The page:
The same principle is applied to other types of man-made gas, with different materials and configurations. Biomethane is one type of biogas with a methane concentration of 90% or greater. Pyro-gasification is a term to describe pretty much the same process of methanation but with organic and non-organic matters (i.g household waste), to produce synthetic gas or syngas.
These renewable natural gases are marketed massively in the past few years in Europe, as a “greener” alternative to natural gas – fossil energy as it valorises waste from industries, household as well as residues from agricultural activities, and it is renewable (presumedly that we will perpetually produce waste). What is often overlooked, however, is that they still emit greenhouse gas (GHG) during their production & usage.
In the rest of the world, the practice was encouraged by governments in regions where it is too expensive to build electricity grids and where agricultural waste is abundant. Below is an example of biogas in the rural areas of Vietnam to fuel their cooking.
Geothermal – journey to the crust of the Earth
Geothermal energy is the thermal energy generated and stored in the Earth. It is a renewable source of energy because our heat extraction is considered small compared with the Earth’s internal heat budget which is 47±2 terawatts, or 47±2 x 1012 watts, which probably means A LOT, but I don’t know how much.
Another good news is that geothermal is not intermittent and not dependent on a third-party supplier such as waste or residues or plants etc.
The earliest exploitation of this energy that we all know about is natural hot springs or hot public baths.
Geothermal energy can be used for electricity and heating, based on different energy grades. At a very low-energy level of less than 30°C, a geothermal heat pump can draw heat or coolness from the surface layers of the Earth (which does not vary much through seasons of the year) to heat or cool a house, and to produce hot water. The system can be installed vertical, horizontal, or connected to a pond.
On a low-energy level between 30°C and 90°C, geothermal energy is used to heat or cool agricultural greenhouse, or to desalinate seawater to produce fresh water, or to prevent the build-up of snow and ice in countries with frequent snow cover.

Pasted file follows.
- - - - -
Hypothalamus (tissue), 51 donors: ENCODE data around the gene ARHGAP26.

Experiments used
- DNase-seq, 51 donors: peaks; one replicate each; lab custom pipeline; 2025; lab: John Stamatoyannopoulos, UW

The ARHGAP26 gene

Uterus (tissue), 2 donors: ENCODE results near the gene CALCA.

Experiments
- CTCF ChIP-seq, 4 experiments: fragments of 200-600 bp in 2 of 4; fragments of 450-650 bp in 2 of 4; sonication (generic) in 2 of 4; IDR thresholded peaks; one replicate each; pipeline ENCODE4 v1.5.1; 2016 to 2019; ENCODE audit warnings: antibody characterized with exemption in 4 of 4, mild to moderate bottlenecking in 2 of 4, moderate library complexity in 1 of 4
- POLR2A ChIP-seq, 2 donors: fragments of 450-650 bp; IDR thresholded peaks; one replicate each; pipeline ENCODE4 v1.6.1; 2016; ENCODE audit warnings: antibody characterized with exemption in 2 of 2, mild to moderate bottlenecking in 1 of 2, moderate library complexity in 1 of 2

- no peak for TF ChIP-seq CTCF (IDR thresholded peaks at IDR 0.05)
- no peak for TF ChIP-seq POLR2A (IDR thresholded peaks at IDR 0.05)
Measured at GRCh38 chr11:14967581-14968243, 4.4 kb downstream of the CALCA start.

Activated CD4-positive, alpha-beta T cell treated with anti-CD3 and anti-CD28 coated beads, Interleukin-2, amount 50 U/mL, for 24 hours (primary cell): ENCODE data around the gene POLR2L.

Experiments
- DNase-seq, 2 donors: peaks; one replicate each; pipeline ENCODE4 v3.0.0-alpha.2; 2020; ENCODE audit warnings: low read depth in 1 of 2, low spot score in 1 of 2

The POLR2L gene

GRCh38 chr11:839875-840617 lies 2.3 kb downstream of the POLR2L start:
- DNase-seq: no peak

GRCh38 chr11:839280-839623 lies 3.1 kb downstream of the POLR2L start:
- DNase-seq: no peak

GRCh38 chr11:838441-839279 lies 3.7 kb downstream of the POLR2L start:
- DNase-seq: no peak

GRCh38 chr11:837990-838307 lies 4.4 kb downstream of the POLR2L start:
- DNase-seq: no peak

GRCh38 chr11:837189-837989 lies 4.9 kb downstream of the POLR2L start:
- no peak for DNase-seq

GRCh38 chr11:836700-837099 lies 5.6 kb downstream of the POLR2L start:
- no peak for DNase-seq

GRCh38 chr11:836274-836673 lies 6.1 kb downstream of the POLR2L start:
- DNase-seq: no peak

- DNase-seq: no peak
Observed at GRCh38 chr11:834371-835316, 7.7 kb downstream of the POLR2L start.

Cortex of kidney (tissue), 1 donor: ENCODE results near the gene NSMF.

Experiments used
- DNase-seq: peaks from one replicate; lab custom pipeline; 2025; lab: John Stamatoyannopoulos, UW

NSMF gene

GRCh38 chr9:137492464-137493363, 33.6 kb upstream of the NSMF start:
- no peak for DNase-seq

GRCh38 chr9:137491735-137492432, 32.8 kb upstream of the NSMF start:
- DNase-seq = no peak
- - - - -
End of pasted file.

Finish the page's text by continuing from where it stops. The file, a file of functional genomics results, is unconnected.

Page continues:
On a high-energy level (over 150°C), which is only possible in certain areas with specific geological characteristics (sedimentary basins or volcanic regions), geothermal energy can be used for industrial uses – even though this is still a very costly installation at the moment. On a positive note, geothermal power plants have low emission levels – hence they emit 97% less acid rain-causing sulfur compounds and about 99% less carbon dioxide than fossil fuel power plants of similar size.
Solar thermal – enjoy it the way we enjoy a hot Sunday afternoon
Solar thermal energy is a renewable energy source that harnesses heat from the sun to directly generate thermal energy for heating in industries and households. The same way you heat yourself by lying on the beach on a nice spring day.
Solar thermal aims at creating heat – low grade energy. The production process is much less of a nuisance – you’ll need large black surfaces or large mirrors to harness the heat from the sun. (Meanwhile, solar panels so far require a very polluting production process & rare metals to produce high grade energy as electricity, yet with low energy density in comparison to other popular energy sources, as explained in our previous article here)
The biggest downside of this energy source, however, lies in its intermittent nature and geographical dependence (one would probably yield more solar heat in Italy than in Ireland). Yet all is not lost, because heat can be stored quite easily (while electricity can only be stored with batteries, which still require a complex production process).
Solar heaters have been popular in the milieu of low-tech practitioners at a household level, but their industrial capacity is still being tested. Low-tech Magazine did a wonderful job in explaining the bright future of solar thermal energy for industrial uses in this article, which I wholeheartedly invite you to read. Spoiler alert: it is very possible.
Fossil fuels have been the major fuel of our societies since the Industrial Revolution in the late 18th century. Wonders and damages have been done during its 300-year reign. We are now presented with more renewable energy sources – some require so much more energy and resources to produce, some will leave bigger impacts to their local ecosystems but not on a global scale, some will be applicable only on a community level and should not be cloned on a massive scale…More choices mean more headaches, but this time it seems like a welcome one to shift away from our addiction to fossil fuels.
If you want to read further on this topic: